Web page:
I saw an article recently in which the author writes that doctors die differently from the rest of us.  That certainly caught my attention, and while there are no studies to back up what he writes, he does seem to point to factors that all of us might want to consider.

Ken Murray, MD, in How Doctor’s Die, writes:

“It’s not a frequent topic of discussion, but doctors die, too. And they don’t die like the rest of us. What’s unusual about them is not how much treatment they get compared to most Americans, but how little. For all the time they spend fending off the deaths of others, they tend to be fairly serene when faced with death themselves. They know exactly what is going to happen, they know the choices, and they generally have access to any sort of medical care they could want. But they go gently.”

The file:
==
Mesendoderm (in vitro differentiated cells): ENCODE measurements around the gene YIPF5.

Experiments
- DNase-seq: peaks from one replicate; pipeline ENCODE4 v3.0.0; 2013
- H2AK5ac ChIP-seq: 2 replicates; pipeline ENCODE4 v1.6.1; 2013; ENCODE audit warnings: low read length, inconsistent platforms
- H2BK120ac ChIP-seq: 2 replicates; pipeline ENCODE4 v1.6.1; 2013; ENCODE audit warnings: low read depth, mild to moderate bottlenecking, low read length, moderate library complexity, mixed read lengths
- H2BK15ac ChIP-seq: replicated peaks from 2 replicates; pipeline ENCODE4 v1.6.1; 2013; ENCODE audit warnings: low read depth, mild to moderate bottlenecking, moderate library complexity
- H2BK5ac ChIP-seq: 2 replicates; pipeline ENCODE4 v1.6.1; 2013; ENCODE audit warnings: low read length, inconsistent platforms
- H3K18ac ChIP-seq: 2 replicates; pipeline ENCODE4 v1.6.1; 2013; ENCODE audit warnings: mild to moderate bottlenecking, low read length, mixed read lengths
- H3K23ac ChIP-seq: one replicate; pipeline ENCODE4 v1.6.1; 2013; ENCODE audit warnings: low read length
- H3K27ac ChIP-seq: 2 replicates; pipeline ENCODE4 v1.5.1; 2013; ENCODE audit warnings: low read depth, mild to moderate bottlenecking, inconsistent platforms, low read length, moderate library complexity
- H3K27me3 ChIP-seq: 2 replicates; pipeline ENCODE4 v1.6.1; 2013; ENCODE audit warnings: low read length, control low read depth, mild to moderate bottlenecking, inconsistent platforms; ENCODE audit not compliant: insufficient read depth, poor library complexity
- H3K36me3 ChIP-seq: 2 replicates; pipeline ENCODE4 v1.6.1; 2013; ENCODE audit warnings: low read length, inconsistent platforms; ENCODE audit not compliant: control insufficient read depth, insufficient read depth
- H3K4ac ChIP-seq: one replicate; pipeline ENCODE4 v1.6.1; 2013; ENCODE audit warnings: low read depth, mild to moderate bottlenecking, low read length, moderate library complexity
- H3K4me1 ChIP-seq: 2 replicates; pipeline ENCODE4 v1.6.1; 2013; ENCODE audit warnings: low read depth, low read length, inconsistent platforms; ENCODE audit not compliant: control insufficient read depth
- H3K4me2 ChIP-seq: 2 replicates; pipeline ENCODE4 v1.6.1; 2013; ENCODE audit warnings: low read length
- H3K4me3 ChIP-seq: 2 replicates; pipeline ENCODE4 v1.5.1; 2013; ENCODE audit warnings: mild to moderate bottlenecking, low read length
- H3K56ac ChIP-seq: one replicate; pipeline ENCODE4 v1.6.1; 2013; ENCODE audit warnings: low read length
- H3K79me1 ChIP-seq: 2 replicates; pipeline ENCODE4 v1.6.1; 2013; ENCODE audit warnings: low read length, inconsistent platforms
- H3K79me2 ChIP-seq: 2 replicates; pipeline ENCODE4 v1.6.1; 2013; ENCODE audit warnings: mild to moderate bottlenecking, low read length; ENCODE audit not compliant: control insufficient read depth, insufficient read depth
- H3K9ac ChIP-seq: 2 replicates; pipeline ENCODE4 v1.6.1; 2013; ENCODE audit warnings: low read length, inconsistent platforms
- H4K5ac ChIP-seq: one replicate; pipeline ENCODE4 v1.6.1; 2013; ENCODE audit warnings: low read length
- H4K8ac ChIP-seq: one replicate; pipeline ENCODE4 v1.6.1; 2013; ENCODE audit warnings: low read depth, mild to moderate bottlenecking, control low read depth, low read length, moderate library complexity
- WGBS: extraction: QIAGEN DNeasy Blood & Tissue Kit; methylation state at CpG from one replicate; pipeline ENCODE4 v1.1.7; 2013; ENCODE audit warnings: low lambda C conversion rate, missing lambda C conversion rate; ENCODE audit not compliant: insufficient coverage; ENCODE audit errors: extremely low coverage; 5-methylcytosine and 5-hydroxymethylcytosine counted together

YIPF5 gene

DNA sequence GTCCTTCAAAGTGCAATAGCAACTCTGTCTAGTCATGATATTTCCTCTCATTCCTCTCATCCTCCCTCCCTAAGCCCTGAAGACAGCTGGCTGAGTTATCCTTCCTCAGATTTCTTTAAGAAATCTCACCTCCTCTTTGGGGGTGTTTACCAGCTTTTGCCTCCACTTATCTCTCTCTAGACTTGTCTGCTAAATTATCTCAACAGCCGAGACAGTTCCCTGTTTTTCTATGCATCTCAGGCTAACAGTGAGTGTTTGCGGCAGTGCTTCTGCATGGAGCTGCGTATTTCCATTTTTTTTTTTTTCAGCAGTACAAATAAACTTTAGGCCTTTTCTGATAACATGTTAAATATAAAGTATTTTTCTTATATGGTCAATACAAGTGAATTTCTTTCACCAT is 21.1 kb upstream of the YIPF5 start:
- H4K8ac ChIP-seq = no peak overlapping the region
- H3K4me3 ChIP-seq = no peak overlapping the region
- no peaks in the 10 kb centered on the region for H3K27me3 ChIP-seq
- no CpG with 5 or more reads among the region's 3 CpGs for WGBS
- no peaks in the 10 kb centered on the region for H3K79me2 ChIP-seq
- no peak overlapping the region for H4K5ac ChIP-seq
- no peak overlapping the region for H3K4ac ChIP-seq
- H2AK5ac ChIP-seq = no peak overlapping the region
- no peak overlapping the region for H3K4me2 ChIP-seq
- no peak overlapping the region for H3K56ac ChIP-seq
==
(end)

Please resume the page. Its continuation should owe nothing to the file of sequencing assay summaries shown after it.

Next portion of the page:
He continues,” Of course, doctors don’t want to die; they want to live. But they know enough about modern medicine to know its limits. And they know enough about death to know what all people fear most: dying in pain, and dying alone. They’ve talked about this with their families. They want to be sure, when the time comes, that no heroic measures will happen…”

What made the article particularly relevant for me was the experience I had just gone through with my 93 ½ year old dad, who died July 4, 2011.

Brief background:

My dad (Sam) had been very clear with our family he did not want any medical extension of his life. He was clear he had lived a good and long life and was not afraid to die.  He repeatedly told us “there is a time to leave the party,” and in the last year or two, he said we needed to accept that the time had come for him.

“Of course,” we responded.  “We won’t do anything extraordinary to extend your life.”

Ah, and that’s where the issue got a bit sticky.

His health had been basically good. He had no heart issues, no cancer, no strokes, and, except for somewhat weak kidneys and an enlarged prostate, he had avoided the major life ‘killers.’